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Common Name:

Chinese Juniper

Scientific Name:

Juniperus chinensis

Family Name:



Juniperus chinensis is an extremely variable species. Procumbent groundcover forms may be only 2 ft tall while the species type can develop into a 40 ft tall coniferous tree. Shrub forms are widely used throughout North America and are one of our most popular evergreen shrubs. Most cultivars have a dense form and bright green to blue-green leaf color.

Plant Habit or Use:

Groundcover, shrub, small shrub, medium shrub, large shrub, tree, small tree, topiary



Flower Color:

Not ornamental.

Blooming Period:


Fruit Characteristics:

Resinous green woody cone covered with a glaucous whitish wax


Extremely variable, 2 ft prostrate froms, spreading mounds to 10 ft, or conical trees to 40 ft in their native environment


6 ft to 10 ft

Earth–Kind® Index:

  • Heat Tolerance: High Heat Tolerance
  • Water Requirements: Medium Water Use
  • Soil Requirements: Low Soil Requirements
  • Pest Tolerance: Medium Pest Resistance
  • Fertility Requirements: Low Fertility Requirements
Explanation of the Earth–Kind® Index breakdown

Firewise Index

Explanation of the Firewise Index numerical value

USDA Hardiness Zones:

3, 4, 5, 6, 7, 8, 9

Regions that intersect these hardiness zones:
Region A - Panhandle and High Plains Region B - North and Central Texas Region C - Northeast and East Texas Region D - West Texas Region E - Upper Rio Grande Region F - Hill Country and Central Coast Region G - Southeast Texas Region H - Rio Grande Valley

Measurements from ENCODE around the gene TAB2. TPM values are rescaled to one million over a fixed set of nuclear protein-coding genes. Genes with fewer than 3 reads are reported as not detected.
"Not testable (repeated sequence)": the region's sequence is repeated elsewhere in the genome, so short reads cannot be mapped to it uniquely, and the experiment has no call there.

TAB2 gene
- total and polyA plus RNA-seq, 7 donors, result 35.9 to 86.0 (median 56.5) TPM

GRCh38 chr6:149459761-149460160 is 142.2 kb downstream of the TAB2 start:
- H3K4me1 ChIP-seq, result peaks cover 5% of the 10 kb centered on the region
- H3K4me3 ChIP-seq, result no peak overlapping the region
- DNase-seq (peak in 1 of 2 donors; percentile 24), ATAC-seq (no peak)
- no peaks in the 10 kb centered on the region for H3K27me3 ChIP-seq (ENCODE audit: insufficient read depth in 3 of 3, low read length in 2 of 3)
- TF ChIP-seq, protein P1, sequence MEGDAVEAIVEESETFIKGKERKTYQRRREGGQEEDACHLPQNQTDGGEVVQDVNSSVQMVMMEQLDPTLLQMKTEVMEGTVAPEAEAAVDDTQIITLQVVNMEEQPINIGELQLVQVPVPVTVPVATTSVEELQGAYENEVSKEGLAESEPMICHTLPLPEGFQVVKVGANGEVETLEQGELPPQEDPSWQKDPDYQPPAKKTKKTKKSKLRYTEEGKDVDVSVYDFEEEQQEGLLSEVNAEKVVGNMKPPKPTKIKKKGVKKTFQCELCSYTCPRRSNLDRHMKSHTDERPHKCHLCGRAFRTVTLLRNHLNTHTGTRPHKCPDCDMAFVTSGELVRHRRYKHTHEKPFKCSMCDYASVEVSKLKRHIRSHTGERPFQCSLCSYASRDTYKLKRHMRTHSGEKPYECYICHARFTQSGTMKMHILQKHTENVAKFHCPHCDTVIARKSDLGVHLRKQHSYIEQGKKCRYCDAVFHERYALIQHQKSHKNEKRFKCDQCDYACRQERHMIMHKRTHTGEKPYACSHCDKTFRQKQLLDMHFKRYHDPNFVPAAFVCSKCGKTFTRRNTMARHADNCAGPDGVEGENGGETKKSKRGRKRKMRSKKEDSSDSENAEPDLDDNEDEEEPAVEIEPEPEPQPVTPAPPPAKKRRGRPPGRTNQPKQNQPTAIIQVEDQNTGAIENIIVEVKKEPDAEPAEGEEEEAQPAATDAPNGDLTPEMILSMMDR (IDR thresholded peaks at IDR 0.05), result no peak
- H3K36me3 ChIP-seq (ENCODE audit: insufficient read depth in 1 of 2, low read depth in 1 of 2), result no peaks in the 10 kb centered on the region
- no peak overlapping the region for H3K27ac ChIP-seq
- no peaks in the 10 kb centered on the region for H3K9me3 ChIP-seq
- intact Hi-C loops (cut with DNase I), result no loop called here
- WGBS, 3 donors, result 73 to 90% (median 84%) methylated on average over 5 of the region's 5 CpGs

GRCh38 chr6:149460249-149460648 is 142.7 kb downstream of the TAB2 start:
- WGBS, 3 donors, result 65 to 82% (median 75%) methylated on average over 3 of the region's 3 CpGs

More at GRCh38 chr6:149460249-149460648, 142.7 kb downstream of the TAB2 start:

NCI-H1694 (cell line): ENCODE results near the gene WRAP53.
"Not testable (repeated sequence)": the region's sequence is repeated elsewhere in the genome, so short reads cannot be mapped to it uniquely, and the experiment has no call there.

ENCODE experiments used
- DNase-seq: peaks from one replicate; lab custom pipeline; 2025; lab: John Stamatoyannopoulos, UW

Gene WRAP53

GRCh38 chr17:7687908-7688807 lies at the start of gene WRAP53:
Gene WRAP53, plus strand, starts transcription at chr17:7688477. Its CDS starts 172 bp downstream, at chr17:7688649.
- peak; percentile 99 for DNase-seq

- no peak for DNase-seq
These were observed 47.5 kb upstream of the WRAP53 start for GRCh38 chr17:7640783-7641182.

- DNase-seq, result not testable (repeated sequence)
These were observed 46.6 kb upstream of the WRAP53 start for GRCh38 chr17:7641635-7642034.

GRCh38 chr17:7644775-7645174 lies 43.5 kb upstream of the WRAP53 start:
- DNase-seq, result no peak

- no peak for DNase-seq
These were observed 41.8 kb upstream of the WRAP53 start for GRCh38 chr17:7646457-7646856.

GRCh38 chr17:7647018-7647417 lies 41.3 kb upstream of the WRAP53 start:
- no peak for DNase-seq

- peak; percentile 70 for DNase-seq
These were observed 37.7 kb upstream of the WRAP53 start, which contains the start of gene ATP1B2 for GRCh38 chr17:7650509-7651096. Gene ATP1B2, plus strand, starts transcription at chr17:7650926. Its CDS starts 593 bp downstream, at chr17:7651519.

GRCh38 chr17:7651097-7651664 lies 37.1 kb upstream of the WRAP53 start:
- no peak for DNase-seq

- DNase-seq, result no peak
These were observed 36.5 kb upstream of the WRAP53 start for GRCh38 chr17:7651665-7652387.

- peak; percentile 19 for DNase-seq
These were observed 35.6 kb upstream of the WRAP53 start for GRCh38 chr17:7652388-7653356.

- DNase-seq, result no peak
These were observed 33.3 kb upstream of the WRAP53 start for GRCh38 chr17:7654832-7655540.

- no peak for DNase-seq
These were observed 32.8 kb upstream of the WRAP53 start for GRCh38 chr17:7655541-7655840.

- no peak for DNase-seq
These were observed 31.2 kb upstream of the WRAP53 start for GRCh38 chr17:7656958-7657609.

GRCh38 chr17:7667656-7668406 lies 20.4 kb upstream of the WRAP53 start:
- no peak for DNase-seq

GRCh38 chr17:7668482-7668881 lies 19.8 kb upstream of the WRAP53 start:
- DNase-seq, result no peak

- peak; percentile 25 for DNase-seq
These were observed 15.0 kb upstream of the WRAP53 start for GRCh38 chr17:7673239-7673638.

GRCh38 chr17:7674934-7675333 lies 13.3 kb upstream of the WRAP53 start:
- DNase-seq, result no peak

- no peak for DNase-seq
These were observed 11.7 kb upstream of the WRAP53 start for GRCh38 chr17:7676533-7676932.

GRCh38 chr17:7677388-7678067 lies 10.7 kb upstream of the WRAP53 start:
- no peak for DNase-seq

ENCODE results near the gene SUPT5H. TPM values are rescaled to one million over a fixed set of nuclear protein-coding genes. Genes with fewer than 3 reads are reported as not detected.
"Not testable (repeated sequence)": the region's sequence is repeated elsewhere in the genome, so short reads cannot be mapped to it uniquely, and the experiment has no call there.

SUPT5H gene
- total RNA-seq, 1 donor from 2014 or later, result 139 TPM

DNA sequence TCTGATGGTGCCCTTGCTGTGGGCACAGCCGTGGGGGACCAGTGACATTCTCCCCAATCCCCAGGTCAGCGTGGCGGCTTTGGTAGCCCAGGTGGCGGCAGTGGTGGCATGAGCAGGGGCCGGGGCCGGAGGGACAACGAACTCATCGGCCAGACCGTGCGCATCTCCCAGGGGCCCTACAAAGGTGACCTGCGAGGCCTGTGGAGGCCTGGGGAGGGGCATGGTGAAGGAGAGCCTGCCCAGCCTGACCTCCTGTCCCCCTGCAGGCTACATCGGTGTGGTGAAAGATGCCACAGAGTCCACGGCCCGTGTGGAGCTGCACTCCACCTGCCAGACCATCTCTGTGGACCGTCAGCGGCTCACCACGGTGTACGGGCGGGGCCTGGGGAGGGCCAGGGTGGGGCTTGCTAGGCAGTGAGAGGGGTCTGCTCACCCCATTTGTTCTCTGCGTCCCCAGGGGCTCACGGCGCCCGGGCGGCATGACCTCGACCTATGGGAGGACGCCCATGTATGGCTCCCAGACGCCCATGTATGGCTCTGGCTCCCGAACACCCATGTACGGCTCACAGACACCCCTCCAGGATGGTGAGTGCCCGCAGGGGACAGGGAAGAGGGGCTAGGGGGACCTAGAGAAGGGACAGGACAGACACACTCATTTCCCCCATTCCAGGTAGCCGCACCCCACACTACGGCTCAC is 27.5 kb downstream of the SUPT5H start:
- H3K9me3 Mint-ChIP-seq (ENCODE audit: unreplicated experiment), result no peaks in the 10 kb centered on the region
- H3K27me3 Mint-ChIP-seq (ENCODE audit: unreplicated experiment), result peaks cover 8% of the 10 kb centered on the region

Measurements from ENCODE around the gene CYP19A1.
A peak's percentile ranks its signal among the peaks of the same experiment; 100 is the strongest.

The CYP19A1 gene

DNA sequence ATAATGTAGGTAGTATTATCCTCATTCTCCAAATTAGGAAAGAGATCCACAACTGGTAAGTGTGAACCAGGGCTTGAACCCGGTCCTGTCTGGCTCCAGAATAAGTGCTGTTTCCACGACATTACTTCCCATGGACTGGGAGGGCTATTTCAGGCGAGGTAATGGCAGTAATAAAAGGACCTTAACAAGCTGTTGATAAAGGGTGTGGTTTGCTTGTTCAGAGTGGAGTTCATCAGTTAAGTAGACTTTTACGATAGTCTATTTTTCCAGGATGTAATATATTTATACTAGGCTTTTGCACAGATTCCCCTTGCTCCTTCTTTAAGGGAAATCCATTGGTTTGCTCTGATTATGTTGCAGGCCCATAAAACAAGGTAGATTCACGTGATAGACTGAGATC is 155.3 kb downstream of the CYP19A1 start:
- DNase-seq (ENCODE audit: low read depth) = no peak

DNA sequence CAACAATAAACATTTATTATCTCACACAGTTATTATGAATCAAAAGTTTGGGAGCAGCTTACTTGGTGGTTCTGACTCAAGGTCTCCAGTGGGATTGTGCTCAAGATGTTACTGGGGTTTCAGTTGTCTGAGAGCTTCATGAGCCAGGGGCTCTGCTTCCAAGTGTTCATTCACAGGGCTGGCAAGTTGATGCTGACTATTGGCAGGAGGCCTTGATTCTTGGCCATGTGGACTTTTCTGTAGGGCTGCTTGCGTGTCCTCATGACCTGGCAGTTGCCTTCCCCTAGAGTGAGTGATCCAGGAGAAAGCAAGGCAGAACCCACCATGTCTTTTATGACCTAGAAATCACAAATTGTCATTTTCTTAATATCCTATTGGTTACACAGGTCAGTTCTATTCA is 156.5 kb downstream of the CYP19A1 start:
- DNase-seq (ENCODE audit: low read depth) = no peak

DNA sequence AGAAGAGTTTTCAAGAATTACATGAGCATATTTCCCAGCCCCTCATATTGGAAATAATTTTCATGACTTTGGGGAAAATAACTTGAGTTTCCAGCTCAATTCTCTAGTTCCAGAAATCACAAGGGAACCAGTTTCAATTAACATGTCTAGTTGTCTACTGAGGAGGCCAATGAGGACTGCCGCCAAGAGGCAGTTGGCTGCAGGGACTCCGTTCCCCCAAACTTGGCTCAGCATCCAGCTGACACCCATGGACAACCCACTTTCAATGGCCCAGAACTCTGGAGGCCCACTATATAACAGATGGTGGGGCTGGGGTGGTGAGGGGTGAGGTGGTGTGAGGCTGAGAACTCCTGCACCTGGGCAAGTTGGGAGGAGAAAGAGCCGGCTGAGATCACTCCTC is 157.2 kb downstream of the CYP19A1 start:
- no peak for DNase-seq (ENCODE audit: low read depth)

Click image for enlarged map of USDA Hardiness Zones

Additional Comments:

Juniperus chinensis is very adaptable as to site as long as droughts are not prolonged and the site is well drained and not located in the shade. Phomopsis blight (juniper blight), spider mites, bagworms, and root rot in wet sites can be limitations
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A Special Note about Cool Season Annuals

Cool season annuals typically are planted in the fall or early winter and flower in early spring under moderate temperatures. This group of plant materials includes: pansies, snapdragons, violas, dianthus, flowering cabbage/kale, etc. Because cool season annuals flower in the spring when conditions are mild, most have limited heat tolerance.

As a result cool season annuals do not receive a high Earth–Kind® index despite their outstanding landscape qualities.